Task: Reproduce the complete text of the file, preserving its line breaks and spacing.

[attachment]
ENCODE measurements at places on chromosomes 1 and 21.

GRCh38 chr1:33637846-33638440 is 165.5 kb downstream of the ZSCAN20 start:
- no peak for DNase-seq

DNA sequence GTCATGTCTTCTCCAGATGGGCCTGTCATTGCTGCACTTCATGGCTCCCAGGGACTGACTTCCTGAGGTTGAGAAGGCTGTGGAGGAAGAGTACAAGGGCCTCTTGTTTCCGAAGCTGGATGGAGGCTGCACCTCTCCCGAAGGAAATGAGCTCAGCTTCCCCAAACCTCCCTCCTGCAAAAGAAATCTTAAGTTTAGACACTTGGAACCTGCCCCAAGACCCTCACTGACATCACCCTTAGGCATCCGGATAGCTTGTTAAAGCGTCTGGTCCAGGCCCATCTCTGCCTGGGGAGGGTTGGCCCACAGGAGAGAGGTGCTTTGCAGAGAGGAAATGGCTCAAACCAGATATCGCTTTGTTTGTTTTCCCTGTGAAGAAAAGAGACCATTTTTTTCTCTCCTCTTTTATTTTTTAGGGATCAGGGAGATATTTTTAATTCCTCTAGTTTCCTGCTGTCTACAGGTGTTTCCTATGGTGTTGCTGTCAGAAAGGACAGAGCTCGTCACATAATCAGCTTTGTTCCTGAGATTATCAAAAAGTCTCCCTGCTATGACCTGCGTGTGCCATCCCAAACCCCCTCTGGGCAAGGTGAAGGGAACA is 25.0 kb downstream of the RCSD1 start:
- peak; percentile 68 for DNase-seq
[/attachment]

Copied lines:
ENCODE measurements at places on chromosomes 1 and 21.

GRCh38 chr1:33637846-33638440 is 165.5 kb downstream of the ZSCAN20 start:
- no peak for DNase-seq

DNA sequence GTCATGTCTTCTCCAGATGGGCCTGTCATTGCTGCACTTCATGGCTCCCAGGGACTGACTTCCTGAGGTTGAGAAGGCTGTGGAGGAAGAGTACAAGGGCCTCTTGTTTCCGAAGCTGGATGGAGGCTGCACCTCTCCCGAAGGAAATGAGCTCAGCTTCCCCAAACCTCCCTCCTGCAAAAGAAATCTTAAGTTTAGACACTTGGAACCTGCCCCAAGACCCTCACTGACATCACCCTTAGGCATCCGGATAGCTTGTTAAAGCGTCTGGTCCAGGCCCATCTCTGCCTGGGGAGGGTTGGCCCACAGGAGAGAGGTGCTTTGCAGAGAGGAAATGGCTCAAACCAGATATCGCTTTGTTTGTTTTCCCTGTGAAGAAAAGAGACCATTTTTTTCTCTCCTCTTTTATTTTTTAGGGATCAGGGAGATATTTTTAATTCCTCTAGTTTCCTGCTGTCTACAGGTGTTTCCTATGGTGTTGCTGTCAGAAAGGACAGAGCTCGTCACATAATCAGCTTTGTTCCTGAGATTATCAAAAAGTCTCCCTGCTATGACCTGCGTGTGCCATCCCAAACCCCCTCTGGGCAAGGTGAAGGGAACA is 25.0 kb downstream of the RCSD1 start:
- peak; percentile 68 for DNase-seq